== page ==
For the masses of people living in poverty, the prospect of a quick payout seems too good to be true. They give up a kidney—or some other functioning organ—for a few thousand dollars. If all goes well, their bodies still function, and their families may have a ticket out of poverty.
In the world of illegal organ sales, nothing is cut and dried, least of all the morality of the situation. It isn’t a simple case of the rich exploiting the poor or of a poorly functioning healthcare system. Instead, the payments and transplants result from a world in which very human people do whatever they can to survive.
How widespread is the problem? According to the World Health Organization, around 10 percent of all kidneys transplanted each year from living donors were sold on the black market. How many transplants is that? Some 6,300.
The decision is wrenching. According to a woman who spoke to The New York Times in 2004, ”I had been on dialysis for 15 years and on two transplant lists for seven. Nothing was happening, and my health was getting worse and worse.” She said that eventually, ”my doctors told me to get a kidney any way I could.” If not, she would die.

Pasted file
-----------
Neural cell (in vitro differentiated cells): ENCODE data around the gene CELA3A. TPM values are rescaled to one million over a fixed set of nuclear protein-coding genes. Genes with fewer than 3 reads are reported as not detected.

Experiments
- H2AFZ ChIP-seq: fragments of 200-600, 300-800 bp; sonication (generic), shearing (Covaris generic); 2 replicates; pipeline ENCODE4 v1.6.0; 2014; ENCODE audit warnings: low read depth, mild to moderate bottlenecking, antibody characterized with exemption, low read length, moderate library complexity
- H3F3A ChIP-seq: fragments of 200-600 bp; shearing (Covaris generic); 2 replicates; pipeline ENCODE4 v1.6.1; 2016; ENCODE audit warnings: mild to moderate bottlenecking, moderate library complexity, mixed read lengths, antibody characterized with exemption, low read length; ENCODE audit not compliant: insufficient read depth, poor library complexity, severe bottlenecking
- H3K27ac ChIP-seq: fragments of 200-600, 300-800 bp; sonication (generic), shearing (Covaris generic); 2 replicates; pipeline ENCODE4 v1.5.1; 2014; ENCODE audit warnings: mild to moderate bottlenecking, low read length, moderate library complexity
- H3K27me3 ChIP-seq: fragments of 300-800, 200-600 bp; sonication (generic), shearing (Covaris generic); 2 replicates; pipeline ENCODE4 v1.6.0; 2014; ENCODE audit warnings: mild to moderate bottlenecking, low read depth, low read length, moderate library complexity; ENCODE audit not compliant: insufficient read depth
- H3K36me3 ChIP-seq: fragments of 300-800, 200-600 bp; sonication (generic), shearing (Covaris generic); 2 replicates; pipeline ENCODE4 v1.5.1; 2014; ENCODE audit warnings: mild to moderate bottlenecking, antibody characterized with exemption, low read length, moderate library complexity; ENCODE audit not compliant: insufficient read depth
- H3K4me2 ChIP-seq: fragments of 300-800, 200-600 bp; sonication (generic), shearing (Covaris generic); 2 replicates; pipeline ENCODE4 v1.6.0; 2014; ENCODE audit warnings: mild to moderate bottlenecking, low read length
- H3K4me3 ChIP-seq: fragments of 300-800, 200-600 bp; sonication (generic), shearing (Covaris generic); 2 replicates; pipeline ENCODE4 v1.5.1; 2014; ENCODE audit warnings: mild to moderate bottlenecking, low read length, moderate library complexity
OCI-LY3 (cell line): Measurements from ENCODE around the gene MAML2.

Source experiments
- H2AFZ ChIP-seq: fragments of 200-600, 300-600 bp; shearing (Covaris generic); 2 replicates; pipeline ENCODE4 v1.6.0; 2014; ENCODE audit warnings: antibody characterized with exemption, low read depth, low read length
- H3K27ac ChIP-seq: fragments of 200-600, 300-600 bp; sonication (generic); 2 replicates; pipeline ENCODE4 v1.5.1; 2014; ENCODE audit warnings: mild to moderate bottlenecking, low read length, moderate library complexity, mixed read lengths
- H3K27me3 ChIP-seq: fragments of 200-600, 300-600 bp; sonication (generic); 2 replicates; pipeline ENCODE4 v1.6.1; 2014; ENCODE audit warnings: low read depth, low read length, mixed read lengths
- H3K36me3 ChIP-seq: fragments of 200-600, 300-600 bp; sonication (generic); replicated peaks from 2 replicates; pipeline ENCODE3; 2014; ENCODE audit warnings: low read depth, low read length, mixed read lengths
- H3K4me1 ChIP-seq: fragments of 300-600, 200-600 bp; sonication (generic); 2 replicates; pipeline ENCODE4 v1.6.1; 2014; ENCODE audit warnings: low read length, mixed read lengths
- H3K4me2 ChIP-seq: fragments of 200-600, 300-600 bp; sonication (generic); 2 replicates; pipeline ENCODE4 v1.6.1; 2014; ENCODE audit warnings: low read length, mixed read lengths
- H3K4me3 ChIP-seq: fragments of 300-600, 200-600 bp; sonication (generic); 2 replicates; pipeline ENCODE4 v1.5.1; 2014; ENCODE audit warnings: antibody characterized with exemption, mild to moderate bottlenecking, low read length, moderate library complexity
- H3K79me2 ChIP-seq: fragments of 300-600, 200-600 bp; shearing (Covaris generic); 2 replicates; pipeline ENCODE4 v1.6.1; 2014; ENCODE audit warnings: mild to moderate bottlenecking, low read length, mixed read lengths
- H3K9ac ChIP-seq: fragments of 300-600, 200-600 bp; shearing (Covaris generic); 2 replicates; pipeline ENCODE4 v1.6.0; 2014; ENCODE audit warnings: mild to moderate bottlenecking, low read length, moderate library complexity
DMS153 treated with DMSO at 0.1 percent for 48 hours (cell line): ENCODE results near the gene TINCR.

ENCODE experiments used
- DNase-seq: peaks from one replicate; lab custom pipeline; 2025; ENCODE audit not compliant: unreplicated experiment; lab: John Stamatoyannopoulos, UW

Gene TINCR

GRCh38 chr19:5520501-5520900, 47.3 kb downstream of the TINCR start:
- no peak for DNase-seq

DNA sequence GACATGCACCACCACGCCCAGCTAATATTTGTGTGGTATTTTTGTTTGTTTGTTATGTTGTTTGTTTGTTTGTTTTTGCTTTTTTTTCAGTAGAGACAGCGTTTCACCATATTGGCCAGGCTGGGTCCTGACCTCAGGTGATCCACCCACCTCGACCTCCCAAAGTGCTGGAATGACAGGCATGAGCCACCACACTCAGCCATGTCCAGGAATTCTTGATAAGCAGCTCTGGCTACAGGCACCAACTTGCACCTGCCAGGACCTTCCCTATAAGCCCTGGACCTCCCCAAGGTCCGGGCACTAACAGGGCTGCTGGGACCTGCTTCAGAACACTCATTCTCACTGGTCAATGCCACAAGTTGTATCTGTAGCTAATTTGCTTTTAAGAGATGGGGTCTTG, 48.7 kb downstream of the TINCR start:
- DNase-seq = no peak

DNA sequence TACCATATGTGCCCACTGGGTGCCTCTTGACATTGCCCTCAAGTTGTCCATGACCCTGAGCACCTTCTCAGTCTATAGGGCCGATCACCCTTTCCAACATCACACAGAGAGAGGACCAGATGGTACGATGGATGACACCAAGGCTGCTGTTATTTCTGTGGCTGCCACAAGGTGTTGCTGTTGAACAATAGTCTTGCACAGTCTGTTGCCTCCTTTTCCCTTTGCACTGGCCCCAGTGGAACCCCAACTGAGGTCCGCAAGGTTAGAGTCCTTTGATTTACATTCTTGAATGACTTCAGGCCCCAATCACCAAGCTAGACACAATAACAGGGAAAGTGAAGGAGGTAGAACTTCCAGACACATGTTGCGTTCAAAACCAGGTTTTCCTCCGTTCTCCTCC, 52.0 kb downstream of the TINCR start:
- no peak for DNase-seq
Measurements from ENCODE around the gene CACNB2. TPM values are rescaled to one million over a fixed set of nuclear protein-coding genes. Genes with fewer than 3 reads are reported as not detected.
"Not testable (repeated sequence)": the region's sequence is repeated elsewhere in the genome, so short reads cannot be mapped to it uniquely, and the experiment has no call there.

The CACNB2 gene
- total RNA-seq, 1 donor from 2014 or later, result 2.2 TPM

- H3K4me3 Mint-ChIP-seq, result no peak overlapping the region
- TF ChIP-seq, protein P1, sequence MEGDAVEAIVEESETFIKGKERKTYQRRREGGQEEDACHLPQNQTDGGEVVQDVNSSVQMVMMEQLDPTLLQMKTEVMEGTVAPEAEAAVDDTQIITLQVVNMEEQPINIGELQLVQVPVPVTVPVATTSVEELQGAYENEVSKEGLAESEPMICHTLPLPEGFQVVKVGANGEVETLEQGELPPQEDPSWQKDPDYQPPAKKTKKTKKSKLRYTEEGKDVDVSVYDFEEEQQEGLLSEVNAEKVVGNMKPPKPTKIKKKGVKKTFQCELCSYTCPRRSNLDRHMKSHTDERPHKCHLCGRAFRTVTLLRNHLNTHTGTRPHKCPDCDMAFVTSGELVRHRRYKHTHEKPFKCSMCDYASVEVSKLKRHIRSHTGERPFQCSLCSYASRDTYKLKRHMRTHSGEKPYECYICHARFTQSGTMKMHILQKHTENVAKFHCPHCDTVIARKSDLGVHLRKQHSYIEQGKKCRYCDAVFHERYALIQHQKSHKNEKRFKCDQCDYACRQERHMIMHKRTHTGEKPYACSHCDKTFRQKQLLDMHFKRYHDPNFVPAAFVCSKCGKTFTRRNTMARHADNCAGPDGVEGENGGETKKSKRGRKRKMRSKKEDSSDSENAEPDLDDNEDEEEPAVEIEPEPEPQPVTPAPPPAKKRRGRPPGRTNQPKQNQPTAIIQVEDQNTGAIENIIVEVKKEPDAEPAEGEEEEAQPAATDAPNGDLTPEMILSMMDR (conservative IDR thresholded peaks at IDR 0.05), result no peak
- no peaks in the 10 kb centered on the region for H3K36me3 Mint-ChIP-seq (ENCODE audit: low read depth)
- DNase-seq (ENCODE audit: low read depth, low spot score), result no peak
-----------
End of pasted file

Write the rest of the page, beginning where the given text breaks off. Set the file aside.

Dr. Michael Shapiro, chief transplant surgeon at New Jersey’s Hackensack University Medical Center, sketched the dilemma faced by doctors. He talked to the Times in 2009, after a corruption bust took down public officials and an organ trafficking outfit.
“When you have the suspicion the donor is doing this for the wrong reasons, the question is-what do we do?” Shapiro said. “I don’t have a detective on retainer. I don’t have a polygraph. We’re pretty good at surgery, but part of the medical school curriculum is not interrogation techniques.”
Ultimately, some say, the decision to sell an organ is no one’s business but the person doing the selling. Turkey’s Dr. Yusuf Sonmez has performed thousands of kidney transplant operations. He also faces accusations in a recent organ trafficking case based in Kosovo (see Part One of this series).
While he requires donors and recipients to submit notarized statements that organs haven’t been purchased, he says that he doesn’t pry much further. “I don’t need to ask these questions,” he told the Times in February, “because I do believe that people have their own authority over their own body. They are not stealing, they are not cheating. So this is the shame of the system. Not their shame.”